I’ve always been a strong supporter of the mission of Raspberry Pi. As someone who is well known to obsess over quiet and efficient computing everything I heard about these little British computers sounded great. I wished them lots of luck.

Unfortunately, I couldn’t actually put these great products to use because I simply didn’t have an application that was quite right. For example, I had many applications for small, low wattage, remote, quiet file servers that should have been perfect for something like a Raspberry Pi but whenever I researched it, I always concluded that the hardware lacked the particular input/output capabilities I needed. Specifically, for example, they historically didn’t have gigabit ethernet or SATA connectors. For building my own small NAS boxes their CPU was more than sufficient and I loved the absolute control of the default Linux OS, but they were just barely not quite right.

I had recently been researching them again because I have moved on to new and interesting problems with different requirements. I was getting ready to buy a unit to evaluate when I had the chance to play with a Raspberry Pi 3 B+. It was a complete electronics experimenter kit, very nice. The entire kit’s purchase was apparently under $70 which I consider a fantastic bargain. I was extremely impressed with how smoothly it all worked.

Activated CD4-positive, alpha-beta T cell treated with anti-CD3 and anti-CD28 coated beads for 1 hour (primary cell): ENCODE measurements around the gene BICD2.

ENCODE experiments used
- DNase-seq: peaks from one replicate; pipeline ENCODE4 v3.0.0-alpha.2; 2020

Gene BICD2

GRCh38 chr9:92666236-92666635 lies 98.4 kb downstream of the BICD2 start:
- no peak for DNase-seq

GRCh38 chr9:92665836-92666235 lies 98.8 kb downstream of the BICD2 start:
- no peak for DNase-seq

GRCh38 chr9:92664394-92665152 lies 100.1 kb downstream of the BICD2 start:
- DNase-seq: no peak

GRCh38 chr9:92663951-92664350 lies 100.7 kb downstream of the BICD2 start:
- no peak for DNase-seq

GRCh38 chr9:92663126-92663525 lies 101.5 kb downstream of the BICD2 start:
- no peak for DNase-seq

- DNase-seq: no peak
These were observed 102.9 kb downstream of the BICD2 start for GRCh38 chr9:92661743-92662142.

My enthusiasm redoubled, I ordered a Raspberry Pi Zero W kit for $33. This machine is quite a wonder. The raw computer without accessories is only $22. This thing, in a case, is about the size of a modern car’s key fob. And yet it runs Linux just fine.

Here it is in action.


It’s not just running (a somewhat lite) Minecraft, but it’s also running "chromium-browser" (8th htop item as shown). (Do you like how I blended a Minecraft snow biome with the one in my own neighborhood? I do love snow biomes!)

This is no computational powerhouse, but for the required resources (Watts, $, CCs) they are fantastic. There is a ton of potential here and I already have some fun plans lined up.

I think the popularity of the whole Raspberry Pi phenomenon is somewhat misattributed. The ostensible goal of the entire project was "education", getting kids to be nerds and placating the STEM gods or whatever. Over time I’ve become less credulous that intrinsic nerdiness can be sprinkled like pixie dust on people who are bursting with apathy (or even disdain).

No — where these boards have found their symbionts is with hard core nerds whose indelible phenotype makes them unable to resist playing with these toys. And here we are.